Reinert on the Actual Success of Bivens Claims and Its Implications for the Constitutional Rights of Federal Employees

Alex Reinert (Cardozo) has posted on SSRN his forthcoming article in the Stanford Law Review: Measuring the Success of Bivens Litigation and its Consequences for the Individual Liability Model.

Here’s the abstract:

In Bivens v. Six Unknown Named Agents of Federal Bureau of Narcotics, 403 U.S. 388 (1971), the Supreme Court held that the Federal Constitution provides a cause of action in damages for violations of the Fourth Amendment by individual federal officers. The so-called “Bivens” cause of action — initially extended to other constitutional provisions and then sharply curtailed over the past two decades — has been a subject of controversy among academics and judges since its creation. The most common criticism of Bivens — one that has been repeated in different venues for thirty years — is that the Court’s individual liability model, in which the offending officer is personally liable in damages, should be abandoned in favor of a governmental liability model akin to respondeat superior liability.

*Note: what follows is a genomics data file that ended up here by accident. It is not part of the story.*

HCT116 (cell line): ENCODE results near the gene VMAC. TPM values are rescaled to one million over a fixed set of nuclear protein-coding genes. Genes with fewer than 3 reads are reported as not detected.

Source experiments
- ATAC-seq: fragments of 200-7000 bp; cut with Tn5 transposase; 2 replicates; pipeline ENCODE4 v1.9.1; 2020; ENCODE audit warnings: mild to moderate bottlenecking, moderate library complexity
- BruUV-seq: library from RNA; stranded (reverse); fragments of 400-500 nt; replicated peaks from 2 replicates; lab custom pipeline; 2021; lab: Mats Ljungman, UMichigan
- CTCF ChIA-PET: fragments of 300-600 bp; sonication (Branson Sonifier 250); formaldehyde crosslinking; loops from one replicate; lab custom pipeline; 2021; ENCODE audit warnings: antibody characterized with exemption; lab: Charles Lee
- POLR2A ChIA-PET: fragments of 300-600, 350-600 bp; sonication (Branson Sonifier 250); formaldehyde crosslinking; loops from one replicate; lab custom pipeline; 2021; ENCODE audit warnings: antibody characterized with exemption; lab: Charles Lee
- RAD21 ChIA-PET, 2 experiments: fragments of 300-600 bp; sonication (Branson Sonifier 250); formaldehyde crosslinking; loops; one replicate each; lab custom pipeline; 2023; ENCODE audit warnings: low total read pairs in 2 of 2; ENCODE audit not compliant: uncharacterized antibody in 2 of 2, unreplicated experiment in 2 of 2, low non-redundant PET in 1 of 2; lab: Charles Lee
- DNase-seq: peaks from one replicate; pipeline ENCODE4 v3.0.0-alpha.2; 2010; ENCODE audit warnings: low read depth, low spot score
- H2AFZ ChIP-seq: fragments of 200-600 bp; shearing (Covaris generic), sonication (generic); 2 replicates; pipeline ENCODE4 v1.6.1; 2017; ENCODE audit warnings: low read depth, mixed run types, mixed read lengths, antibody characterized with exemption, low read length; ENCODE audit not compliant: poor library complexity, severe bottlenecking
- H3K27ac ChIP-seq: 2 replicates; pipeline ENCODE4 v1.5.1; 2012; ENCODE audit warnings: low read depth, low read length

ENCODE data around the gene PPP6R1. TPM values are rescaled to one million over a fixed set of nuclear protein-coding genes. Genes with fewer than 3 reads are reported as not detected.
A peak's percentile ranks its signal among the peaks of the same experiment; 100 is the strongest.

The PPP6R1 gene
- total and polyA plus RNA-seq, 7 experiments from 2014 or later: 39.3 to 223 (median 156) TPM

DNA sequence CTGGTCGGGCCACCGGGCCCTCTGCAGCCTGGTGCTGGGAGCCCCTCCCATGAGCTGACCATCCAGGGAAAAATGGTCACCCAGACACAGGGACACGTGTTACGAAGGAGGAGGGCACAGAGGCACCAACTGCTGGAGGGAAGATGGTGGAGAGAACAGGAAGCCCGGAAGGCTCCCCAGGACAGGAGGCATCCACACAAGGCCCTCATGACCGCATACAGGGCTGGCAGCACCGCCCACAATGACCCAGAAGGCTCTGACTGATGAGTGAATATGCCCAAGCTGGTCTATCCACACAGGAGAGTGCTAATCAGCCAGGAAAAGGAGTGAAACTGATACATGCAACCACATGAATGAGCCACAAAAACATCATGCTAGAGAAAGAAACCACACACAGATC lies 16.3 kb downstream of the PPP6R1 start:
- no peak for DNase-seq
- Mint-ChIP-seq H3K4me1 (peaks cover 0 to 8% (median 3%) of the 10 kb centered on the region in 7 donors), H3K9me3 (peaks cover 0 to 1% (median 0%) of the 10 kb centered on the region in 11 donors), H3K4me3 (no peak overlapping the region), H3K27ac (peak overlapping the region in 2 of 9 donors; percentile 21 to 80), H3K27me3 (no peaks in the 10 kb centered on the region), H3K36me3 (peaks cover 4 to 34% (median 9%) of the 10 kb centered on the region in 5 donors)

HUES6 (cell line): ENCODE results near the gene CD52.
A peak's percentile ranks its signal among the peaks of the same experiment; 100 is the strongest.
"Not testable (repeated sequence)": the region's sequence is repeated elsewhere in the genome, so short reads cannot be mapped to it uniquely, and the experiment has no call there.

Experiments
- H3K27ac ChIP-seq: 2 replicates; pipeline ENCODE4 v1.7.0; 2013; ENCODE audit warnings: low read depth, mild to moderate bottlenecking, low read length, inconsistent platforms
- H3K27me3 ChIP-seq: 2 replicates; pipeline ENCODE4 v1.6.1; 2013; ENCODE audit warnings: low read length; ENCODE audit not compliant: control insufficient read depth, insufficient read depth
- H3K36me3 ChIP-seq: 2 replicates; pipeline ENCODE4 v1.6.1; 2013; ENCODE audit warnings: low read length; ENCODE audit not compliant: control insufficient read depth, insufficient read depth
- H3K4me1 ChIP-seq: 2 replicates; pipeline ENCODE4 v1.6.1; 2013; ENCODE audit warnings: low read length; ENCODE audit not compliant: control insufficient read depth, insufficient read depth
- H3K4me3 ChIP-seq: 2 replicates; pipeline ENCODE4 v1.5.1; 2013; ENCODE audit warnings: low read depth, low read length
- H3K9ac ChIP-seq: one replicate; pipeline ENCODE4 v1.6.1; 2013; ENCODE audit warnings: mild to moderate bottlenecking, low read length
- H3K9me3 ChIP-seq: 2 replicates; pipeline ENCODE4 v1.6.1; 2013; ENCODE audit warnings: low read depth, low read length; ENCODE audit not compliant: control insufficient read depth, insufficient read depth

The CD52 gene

Continue ReadingReinert on the Actual Success of Bivens Claims and Its Implications for the Constitutional Rights of Federal Employees

In Defense of Negative Spaces

ABT--OffsideBBCEd Fallone’s post last week on finding negative space in the Constitution got me to thinking about the uses – and dangers – of metaphors in legal thinking. What does it mean for there to be “negative space” in the Constitution. We could think of it, as Ed does, like the open areas in a soccer match (or, for that matter, a football game). Creating negative space opens possibilities. Drawing a defender away creates opportunities.

Ed’s post plays off the fact that the United States Constitution, unlike the Wisconsin Constitution, creates a government of enumerated – and not plenary – powers. (This is one of the reasons that the state constitution looks rather different than the federal charter.) Ed sees the negative spaces as areas of opporunity, but emphasizes filling those “empty spaces” where the Constitution has not created federal authority with … federal authority. The negative space is for government – at least where exigency is thought to be served by the expansion of state authority.

It will surprise precisely no one that I see it differently. In fact, to continue our soccer metaphor, improperly invading them (as the image at the top of this post illustrates) leaves us offside.

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What The Birthers Have Taught Us About Barack Obama And The Constitution

The campaign to prove that Barack Obama is not eligible to serve as president of the United States, carried out by certain opponents who have become known as “Birthers,” has succeeded in establishing (1) that Obama is in fact eligible to be president and (2) that Article II, Section 1 of the United States Constitution, which lists the eligibility requirements for the presidency, leaves a number of unanswered questions.

Article II, Section 1, provides, in part: